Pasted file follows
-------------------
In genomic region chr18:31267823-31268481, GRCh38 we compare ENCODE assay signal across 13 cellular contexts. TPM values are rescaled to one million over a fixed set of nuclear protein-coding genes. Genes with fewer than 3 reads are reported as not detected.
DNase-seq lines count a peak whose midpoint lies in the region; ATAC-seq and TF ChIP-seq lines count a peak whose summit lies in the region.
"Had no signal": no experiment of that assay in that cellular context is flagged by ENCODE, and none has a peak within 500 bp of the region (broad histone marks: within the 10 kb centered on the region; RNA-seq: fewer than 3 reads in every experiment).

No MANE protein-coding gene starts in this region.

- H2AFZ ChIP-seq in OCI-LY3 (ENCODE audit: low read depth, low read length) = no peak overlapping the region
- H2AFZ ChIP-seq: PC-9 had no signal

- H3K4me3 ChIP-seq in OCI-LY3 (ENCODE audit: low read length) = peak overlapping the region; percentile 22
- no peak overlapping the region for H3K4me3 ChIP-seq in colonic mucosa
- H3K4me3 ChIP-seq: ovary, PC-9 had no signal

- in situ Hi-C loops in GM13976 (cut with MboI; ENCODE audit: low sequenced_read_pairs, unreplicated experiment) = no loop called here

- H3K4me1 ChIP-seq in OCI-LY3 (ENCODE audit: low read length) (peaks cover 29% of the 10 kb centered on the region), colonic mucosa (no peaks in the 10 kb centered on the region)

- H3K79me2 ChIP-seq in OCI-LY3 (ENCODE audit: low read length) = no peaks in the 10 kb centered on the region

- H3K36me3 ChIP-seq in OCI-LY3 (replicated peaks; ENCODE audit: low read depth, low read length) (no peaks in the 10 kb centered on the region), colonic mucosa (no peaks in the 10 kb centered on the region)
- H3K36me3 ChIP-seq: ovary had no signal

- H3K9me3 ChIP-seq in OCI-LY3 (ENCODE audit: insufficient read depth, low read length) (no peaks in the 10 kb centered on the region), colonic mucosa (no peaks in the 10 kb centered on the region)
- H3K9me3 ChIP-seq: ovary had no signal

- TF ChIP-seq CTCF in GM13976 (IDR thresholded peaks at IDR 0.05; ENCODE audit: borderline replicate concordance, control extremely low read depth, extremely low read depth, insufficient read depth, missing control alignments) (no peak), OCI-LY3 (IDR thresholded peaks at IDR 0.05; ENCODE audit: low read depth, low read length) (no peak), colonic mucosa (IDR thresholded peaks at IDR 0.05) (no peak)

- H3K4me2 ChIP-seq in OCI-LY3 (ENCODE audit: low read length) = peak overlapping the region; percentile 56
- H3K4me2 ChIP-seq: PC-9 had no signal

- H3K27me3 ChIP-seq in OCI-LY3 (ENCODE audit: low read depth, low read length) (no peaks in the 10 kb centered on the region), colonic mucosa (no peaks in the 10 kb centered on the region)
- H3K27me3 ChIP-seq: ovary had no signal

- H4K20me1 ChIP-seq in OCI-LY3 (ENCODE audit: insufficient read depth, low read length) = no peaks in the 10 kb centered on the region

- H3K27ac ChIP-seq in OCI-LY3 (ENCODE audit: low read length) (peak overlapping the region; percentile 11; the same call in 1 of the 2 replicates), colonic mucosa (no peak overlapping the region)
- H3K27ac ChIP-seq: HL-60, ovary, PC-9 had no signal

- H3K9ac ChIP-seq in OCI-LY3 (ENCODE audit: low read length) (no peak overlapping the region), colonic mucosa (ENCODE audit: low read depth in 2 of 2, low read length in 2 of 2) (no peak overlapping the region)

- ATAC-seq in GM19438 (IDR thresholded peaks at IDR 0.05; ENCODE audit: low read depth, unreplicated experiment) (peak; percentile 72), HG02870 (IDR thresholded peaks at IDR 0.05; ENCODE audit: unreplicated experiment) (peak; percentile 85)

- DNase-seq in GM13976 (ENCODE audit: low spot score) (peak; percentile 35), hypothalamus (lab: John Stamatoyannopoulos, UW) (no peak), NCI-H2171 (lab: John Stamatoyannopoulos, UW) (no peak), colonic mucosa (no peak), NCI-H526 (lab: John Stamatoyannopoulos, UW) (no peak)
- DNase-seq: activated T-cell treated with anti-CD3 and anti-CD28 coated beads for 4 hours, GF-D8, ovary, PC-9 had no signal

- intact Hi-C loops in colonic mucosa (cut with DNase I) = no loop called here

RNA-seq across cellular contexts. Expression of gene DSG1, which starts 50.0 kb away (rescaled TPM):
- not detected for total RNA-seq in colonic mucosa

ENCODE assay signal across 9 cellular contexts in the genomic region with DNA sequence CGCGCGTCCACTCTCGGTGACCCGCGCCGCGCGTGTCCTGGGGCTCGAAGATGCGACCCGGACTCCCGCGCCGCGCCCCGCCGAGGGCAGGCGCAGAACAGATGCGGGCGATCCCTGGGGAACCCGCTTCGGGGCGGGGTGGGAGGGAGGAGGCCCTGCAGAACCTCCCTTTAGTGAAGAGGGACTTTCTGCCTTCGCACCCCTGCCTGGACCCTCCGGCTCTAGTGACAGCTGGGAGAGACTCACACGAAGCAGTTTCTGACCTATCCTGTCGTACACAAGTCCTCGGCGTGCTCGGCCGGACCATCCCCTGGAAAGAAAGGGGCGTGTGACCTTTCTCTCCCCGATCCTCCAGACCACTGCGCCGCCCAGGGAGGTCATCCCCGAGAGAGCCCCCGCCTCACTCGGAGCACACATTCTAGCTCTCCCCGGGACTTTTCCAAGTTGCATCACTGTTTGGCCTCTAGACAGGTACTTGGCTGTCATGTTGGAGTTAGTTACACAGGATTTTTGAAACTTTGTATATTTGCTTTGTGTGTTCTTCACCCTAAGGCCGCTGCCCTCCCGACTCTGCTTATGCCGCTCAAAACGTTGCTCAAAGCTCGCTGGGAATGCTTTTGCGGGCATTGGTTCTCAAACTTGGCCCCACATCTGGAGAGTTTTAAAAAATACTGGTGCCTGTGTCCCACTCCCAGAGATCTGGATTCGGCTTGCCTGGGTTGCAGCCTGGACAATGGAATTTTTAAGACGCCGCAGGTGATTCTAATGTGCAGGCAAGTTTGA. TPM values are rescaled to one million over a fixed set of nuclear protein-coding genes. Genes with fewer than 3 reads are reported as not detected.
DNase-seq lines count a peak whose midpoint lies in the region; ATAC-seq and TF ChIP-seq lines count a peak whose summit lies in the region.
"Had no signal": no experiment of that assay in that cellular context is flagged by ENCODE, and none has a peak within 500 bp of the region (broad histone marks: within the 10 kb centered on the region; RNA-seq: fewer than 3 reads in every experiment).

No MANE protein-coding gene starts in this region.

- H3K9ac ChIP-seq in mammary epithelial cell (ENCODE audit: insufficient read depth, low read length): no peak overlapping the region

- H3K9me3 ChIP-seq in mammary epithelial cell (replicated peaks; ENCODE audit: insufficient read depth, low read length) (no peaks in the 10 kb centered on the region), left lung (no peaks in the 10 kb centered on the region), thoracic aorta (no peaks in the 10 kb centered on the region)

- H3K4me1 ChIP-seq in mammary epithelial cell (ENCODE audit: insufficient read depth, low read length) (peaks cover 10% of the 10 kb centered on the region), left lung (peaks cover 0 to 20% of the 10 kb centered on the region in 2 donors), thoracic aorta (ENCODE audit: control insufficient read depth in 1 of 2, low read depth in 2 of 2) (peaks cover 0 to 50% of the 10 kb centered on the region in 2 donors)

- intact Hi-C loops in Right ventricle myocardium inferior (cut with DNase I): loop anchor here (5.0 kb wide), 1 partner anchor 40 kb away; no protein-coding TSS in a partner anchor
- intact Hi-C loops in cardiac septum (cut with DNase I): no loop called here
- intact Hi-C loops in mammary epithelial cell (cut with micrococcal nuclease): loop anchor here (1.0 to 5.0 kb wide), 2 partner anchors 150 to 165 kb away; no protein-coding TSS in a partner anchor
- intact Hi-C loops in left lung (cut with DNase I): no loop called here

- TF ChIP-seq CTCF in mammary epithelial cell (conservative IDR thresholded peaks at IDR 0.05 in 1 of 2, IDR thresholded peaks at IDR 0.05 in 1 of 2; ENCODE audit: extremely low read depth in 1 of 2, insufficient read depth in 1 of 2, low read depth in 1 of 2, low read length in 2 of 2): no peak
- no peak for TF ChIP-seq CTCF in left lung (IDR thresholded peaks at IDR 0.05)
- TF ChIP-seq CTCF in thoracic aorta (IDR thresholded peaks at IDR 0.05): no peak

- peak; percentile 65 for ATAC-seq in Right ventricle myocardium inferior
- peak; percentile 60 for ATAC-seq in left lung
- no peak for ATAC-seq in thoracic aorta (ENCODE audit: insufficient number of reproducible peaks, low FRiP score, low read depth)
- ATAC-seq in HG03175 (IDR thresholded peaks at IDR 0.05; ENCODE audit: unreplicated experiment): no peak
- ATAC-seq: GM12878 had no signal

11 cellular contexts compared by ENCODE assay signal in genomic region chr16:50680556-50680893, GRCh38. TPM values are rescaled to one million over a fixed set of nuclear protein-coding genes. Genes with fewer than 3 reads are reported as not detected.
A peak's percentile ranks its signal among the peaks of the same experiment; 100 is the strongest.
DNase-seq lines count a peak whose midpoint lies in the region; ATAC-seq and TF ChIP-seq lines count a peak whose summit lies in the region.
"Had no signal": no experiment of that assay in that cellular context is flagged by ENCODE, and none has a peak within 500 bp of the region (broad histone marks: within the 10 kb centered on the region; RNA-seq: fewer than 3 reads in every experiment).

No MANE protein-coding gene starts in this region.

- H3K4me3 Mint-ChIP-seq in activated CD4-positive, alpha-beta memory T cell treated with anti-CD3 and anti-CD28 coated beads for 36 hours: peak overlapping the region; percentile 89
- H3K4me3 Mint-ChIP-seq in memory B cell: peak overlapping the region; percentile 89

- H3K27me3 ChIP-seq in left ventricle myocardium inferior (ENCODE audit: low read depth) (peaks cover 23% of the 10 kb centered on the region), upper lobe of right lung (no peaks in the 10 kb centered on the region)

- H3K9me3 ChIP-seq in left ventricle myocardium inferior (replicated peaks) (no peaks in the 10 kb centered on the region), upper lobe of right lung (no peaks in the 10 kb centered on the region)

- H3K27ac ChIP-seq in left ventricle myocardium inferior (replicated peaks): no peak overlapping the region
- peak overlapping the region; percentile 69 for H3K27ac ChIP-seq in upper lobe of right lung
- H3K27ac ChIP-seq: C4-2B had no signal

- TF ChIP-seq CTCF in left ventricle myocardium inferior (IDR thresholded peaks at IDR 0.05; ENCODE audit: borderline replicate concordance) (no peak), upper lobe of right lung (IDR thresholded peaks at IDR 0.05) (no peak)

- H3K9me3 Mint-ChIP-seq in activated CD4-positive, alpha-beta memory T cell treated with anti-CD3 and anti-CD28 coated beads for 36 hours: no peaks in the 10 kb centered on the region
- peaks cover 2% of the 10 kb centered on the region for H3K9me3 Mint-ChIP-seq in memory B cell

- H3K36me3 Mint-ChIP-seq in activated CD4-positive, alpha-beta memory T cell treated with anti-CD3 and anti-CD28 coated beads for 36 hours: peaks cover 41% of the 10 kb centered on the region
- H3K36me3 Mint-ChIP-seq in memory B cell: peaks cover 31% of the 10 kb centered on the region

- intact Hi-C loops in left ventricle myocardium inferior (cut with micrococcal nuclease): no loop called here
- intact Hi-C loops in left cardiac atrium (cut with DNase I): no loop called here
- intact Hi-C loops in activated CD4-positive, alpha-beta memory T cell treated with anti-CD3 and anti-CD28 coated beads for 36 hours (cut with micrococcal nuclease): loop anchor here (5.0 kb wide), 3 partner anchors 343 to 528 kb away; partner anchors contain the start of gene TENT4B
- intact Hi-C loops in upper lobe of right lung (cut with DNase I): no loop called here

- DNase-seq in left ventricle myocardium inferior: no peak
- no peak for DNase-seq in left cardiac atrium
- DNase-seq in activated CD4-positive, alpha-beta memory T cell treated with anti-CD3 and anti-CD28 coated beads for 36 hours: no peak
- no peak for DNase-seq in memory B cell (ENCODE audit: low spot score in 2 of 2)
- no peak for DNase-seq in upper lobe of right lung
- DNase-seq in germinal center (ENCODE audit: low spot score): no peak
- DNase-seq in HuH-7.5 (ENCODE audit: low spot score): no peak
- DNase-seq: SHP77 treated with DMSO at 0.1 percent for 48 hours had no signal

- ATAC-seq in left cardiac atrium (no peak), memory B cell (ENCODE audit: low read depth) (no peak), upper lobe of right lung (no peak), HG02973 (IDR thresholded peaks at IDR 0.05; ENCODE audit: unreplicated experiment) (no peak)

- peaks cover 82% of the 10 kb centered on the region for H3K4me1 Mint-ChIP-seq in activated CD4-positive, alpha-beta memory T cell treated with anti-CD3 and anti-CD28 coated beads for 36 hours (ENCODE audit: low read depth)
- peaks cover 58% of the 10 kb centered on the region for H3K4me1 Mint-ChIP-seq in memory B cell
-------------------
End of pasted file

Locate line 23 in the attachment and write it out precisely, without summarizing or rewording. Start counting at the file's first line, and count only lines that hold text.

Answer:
- H3K27ac ChIP-seq in OCI-LY3 (ENCODE audit: low read length) (peak overlapping the region; percentile 11; the same call in 1 of the 2 replicates), colonic mucosa (no peak overlapping the region)